clock menu more-arrow no yes

Filed under:

Fisher-Price made a caterpillar that teaches coding basics to preschoolers

Because Mandarin immersion classes are so five years ago

If you buy something from a Verge link, Vox Media may earn a commission. See our ethics statement.

Parents worried about how to mold their three-year-olds into computer programmers will be relieved to know that Fisher-Price is on the case, starting with a toy caterpillar.

The company will debut its $50 Think & Learn Code-a-Pillar tonight at Pepcom's Digital Experience, a pre-CES media event, though the toy won't be available to buy until this summer. Instead of getting not-yet-potty-trained kids to code with a screen and keyboard, this plastic caterpillar uses more subtle tactics: it teaches the basics of coding, like sequencing and programming, with segments of the caterpillar's body. Each of these eight segments is labeled with different symbols and colors. Kids put them together, attach them to the caterpillar's smiling, blinky-eyed, motorized head, and press a button to get the whole toy to move.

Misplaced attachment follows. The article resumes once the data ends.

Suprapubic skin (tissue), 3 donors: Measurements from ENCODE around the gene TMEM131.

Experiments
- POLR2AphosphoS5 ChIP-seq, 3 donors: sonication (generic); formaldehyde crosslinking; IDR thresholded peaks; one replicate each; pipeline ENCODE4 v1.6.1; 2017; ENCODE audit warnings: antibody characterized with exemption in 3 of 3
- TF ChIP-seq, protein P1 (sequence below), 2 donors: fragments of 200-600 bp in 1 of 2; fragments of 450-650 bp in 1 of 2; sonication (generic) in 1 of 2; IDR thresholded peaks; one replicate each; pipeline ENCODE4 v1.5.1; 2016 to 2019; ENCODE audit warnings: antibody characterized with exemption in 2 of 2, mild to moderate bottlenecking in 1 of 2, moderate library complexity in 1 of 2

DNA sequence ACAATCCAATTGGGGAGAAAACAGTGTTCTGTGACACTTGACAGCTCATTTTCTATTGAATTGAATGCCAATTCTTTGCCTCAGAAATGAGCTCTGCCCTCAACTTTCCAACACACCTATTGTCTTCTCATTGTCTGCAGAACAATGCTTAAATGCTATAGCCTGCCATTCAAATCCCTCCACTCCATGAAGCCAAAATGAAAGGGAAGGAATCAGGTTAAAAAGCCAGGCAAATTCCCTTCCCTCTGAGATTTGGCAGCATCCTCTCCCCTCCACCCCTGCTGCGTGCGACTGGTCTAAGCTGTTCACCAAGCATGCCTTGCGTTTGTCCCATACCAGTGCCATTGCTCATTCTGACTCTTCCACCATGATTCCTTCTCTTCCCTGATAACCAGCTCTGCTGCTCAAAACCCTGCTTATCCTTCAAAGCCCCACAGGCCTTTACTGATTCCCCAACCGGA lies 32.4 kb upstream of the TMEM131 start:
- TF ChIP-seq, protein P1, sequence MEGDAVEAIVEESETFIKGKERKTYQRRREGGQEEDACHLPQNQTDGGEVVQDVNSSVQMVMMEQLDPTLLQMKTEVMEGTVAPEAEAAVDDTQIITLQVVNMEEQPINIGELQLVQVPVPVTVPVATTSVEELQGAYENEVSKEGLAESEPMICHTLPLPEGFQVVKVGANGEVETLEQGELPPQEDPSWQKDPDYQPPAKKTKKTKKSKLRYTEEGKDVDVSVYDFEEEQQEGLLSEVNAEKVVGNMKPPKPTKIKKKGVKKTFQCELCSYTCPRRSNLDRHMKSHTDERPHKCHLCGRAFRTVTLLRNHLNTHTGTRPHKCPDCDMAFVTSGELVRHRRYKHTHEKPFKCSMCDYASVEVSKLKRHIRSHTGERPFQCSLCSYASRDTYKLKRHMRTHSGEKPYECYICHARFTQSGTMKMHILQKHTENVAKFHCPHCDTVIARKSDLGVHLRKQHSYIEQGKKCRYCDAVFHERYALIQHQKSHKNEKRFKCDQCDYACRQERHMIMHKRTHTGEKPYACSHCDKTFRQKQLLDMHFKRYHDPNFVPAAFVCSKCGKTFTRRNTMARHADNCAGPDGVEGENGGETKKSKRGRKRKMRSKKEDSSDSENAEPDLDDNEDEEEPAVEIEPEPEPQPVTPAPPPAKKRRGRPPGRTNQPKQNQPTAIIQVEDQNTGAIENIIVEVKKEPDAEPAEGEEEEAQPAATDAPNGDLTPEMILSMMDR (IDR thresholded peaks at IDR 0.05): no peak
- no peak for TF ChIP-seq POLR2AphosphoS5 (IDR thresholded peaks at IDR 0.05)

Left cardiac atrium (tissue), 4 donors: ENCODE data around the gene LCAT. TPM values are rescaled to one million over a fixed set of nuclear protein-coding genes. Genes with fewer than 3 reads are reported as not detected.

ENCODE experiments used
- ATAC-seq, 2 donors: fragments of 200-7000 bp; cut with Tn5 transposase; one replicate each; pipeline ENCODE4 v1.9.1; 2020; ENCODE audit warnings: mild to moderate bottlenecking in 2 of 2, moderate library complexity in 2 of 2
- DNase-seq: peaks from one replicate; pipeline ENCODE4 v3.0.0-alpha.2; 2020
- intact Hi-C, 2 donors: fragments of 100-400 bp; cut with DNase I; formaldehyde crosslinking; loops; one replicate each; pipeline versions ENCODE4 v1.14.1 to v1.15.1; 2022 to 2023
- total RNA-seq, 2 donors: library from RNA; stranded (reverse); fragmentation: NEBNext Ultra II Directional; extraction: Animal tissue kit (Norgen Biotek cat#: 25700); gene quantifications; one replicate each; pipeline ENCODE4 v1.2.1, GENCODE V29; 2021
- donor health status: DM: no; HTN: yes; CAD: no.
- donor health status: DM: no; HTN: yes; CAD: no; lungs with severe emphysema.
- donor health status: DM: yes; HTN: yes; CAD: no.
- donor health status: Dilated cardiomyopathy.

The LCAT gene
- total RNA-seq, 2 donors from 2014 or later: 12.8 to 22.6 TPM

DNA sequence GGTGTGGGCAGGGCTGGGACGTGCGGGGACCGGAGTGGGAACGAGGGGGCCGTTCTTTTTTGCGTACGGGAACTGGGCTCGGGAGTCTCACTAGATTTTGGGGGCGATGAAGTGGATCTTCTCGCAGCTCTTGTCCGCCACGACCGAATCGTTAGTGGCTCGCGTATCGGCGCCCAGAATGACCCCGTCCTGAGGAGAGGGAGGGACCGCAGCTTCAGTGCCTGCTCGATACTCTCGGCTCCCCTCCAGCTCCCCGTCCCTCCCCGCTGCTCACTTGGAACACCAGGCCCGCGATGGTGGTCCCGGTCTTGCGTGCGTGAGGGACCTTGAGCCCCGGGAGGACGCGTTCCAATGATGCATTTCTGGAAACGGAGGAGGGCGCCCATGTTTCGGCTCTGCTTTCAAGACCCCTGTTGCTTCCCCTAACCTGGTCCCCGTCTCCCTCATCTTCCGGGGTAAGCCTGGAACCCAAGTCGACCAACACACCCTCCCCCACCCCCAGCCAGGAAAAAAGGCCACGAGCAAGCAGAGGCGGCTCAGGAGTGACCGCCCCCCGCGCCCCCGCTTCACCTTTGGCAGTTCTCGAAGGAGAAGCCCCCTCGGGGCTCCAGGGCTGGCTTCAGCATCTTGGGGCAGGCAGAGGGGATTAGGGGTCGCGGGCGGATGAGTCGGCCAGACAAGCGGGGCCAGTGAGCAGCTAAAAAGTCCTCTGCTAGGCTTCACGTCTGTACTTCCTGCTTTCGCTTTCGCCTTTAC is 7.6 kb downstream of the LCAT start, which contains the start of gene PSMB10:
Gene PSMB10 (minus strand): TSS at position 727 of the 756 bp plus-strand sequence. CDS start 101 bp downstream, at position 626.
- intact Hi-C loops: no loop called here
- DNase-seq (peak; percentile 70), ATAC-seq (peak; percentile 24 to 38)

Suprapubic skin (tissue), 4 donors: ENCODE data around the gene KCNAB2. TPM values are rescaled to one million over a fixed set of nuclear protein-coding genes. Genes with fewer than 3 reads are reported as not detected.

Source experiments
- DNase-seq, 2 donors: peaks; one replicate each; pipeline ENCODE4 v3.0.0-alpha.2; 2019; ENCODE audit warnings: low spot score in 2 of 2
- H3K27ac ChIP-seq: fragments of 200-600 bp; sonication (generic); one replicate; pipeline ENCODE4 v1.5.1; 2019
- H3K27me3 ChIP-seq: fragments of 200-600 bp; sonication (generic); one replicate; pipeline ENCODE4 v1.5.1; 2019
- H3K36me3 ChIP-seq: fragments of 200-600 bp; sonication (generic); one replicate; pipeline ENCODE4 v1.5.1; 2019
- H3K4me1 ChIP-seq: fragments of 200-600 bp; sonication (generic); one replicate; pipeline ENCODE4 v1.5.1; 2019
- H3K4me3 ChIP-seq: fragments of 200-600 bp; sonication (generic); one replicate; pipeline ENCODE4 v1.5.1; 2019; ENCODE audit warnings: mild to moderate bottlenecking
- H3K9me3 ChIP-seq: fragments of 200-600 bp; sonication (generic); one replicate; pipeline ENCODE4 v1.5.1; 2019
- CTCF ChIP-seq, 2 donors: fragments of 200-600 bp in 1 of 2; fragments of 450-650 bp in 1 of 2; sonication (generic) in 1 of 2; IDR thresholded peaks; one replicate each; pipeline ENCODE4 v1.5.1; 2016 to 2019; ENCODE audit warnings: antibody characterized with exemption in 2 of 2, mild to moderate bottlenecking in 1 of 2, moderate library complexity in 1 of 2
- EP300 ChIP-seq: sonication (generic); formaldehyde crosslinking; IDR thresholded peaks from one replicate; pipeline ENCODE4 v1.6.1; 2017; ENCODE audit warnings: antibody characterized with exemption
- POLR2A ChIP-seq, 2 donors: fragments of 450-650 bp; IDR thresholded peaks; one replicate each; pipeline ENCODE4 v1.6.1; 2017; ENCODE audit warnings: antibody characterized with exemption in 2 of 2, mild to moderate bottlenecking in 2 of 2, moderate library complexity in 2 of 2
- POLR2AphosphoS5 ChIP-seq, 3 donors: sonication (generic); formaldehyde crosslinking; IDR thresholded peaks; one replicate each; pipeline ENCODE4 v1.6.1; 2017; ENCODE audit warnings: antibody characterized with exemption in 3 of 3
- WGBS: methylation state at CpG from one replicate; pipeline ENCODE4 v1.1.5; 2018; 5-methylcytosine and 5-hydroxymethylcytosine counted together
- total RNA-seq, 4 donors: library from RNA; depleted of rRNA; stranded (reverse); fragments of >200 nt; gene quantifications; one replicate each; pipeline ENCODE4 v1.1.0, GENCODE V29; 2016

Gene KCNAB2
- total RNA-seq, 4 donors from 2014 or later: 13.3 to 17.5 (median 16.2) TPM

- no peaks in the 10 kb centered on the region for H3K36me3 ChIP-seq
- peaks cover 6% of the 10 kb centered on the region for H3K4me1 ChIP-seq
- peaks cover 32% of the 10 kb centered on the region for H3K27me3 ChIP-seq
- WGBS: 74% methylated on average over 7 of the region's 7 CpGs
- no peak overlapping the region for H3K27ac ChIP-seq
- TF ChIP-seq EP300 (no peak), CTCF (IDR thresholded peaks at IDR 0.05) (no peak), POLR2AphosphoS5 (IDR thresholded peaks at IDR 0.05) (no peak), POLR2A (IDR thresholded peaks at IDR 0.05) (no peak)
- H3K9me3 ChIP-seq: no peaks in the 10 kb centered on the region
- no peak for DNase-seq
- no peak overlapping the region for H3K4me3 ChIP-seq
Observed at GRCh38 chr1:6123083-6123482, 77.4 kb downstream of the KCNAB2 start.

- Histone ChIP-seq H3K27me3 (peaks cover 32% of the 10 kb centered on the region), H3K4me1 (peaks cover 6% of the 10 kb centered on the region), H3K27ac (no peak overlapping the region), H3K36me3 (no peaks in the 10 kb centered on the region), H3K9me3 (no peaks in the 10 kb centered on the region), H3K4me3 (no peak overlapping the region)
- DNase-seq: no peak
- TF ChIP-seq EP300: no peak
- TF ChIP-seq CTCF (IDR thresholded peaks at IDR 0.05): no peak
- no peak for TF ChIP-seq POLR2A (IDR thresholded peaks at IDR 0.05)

Depending on how segments are assembled, the toy could move different ways, or even move toward one of two included markers. Here's how it looks.

Three different expansion packs, which will cost $15 each, give the Code-a-Pillar extra features, like repeating a previous segment's actions, turning the caterpillar 180 degrees, and making different sounds or lights. And it will work with a free companion app on iOS and Android that teaches counting and patterns.

Three more toys are planned for Fisher-Price's Teach & Learn line, and these could show up on store shelves as early as July, says spokesperson Amber Pietrobono. The company plans to share more details about the line and these toys at the New York Toy Fair next month.

See all of our CES 2016 news right here!